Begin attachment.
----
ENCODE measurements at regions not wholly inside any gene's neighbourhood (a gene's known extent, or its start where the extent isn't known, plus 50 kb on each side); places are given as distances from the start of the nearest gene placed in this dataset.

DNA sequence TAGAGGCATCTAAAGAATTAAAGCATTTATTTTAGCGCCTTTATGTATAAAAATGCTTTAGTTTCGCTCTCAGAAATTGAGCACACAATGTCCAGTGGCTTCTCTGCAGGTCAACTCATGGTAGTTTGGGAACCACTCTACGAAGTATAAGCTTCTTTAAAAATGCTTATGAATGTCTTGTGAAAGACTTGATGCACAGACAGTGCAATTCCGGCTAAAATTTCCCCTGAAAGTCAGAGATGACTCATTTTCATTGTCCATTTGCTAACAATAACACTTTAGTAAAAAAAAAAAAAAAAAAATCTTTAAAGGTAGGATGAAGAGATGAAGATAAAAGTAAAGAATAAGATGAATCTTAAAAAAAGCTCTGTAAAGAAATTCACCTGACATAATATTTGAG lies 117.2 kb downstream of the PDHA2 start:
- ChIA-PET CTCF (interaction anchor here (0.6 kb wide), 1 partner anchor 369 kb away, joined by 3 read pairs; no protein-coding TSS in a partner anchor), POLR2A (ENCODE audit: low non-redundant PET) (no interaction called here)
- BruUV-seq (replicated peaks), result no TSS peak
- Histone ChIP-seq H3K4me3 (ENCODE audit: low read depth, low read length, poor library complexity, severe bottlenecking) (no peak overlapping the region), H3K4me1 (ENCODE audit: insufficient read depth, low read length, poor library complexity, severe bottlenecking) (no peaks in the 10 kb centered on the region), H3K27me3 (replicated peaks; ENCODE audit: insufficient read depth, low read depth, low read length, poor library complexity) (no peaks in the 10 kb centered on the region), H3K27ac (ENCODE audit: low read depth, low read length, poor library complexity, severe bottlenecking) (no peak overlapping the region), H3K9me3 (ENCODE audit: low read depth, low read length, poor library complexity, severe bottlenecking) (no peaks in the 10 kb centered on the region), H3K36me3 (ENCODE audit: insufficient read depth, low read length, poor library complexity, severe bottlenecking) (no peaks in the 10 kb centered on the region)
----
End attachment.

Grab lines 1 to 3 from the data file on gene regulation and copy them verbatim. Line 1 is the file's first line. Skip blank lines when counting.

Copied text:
ENCODE measurements at regions not wholly inside any gene's neighbourhood (a gene's known extent, or its start where the extent isn't known, plus 50 kb on each side); places are given as distances from the start of the nearest gene placed in this dataset.

DNA sequence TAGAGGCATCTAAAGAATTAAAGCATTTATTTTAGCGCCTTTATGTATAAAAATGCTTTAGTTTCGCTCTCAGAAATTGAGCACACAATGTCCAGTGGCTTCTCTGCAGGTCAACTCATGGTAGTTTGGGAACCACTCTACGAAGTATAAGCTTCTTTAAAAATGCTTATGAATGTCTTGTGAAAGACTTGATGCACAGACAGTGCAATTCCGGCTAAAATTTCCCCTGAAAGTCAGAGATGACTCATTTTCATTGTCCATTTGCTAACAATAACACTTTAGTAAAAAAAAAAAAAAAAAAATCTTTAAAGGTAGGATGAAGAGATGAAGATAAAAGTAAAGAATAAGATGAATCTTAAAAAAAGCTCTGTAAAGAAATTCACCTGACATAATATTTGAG lies 117.2 kb downstream of the PDHA2 start:
- ChIA-PET CTCF (interaction anchor here (0.6 kb wide), 1 partner anchor 369 kb away, joined by 3 read pairs; no protein-coding TSS in a partner anchor), POLR2A (ENCODE audit: low non-redundant PET) (no interaction called here)